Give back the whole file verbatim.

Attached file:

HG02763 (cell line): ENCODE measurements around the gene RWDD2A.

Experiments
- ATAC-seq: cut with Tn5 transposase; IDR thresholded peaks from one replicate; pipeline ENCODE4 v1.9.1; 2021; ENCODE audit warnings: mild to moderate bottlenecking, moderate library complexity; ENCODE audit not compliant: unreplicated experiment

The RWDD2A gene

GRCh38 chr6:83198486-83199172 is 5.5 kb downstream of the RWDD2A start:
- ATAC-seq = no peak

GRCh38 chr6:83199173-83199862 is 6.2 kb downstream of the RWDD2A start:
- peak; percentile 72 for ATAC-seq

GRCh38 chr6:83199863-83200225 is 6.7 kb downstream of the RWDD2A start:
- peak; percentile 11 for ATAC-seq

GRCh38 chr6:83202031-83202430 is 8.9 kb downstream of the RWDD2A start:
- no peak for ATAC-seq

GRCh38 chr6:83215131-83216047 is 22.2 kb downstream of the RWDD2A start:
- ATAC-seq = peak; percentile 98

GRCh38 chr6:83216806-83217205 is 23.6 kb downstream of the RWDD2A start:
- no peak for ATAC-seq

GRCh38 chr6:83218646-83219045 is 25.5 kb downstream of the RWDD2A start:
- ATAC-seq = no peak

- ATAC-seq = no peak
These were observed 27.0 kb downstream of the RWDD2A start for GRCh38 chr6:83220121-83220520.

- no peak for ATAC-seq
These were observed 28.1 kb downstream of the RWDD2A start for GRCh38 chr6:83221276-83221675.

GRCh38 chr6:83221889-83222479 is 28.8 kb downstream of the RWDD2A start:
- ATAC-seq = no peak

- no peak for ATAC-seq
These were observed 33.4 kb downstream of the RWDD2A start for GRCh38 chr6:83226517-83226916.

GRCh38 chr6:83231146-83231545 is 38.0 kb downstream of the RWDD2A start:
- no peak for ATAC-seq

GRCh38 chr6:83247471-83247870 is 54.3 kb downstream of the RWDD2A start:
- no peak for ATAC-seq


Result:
HG02763 (cell line): ENCODE measurements around the gene RWDD2A.

Experiments
- ATAC-seq: cut with Tn5 transposase; IDR thresholded peaks from one replicate; pipeline ENCODE4 v1.9.1; 2021; ENCODE audit warnings: mild to moderate bottlenecking, moderate library complexity; ENCODE audit not compliant: unreplicated experiment

The RWDD2A gene

GRCh38 chr6:83198486-83199172 is 5.5 kb downstream of the RWDD2A start:
- ATAC-seq = no peak

GRCh38 chr6:83199173-83199862 is 6.2 kb downstream of the RWDD2A start:
- peak; percentile 72 for ATAC-seq

GRCh38 chr6:83199863-83200225 is 6.7 kb downstream of the RWDD2A start:
- peak; percentile 11 for ATAC-seq

GRCh38 chr6:83202031-83202430 is 8.9 kb downstream of the RWDD2A start:
- no peak for ATAC-seq

GRCh38 chr6:83215131-83216047 is 22.2 kb downstream of the RWDD2A start:
- ATAC-seq = peak; percentile 98

GRCh38 chr6:83216806-83217205 is 23.6 kb downstream of the RWDD2A start:
- no peak for ATAC-seq

GRCh38 chr6:83218646-83219045 is 25.5 kb downstream of the RWDD2A start:
- ATAC-seq = no peak

- ATAC-seq = no peak
These were observed 27.0 kb downstream of the RWDD2A start for GRCh38 chr6:83220121-83220520.

- no peak for ATAC-seq
These were observed 28.1 kb downstream of the RWDD2A start for GRCh38 chr6:83221276-83221675.

GRCh38 chr6:83221889-83222479 is 28.8 kb downstream of the RWDD2A start:
- ATAC-seq = no peak

- no peak for ATAC-seq
These were observed 33.4 kb downstream of the RWDD2A start for GRCh38 chr6:83226517-83226916.

GRCh38 chr6:83231146-83231545 is 38.0 kb downstream of the RWDD2A start:
- no peak for ATAC-seq

GRCh38 chr6:83247471-83247870 is 54.3 kb downstream of the RWDD2A start:
- no peak for ATAC-seq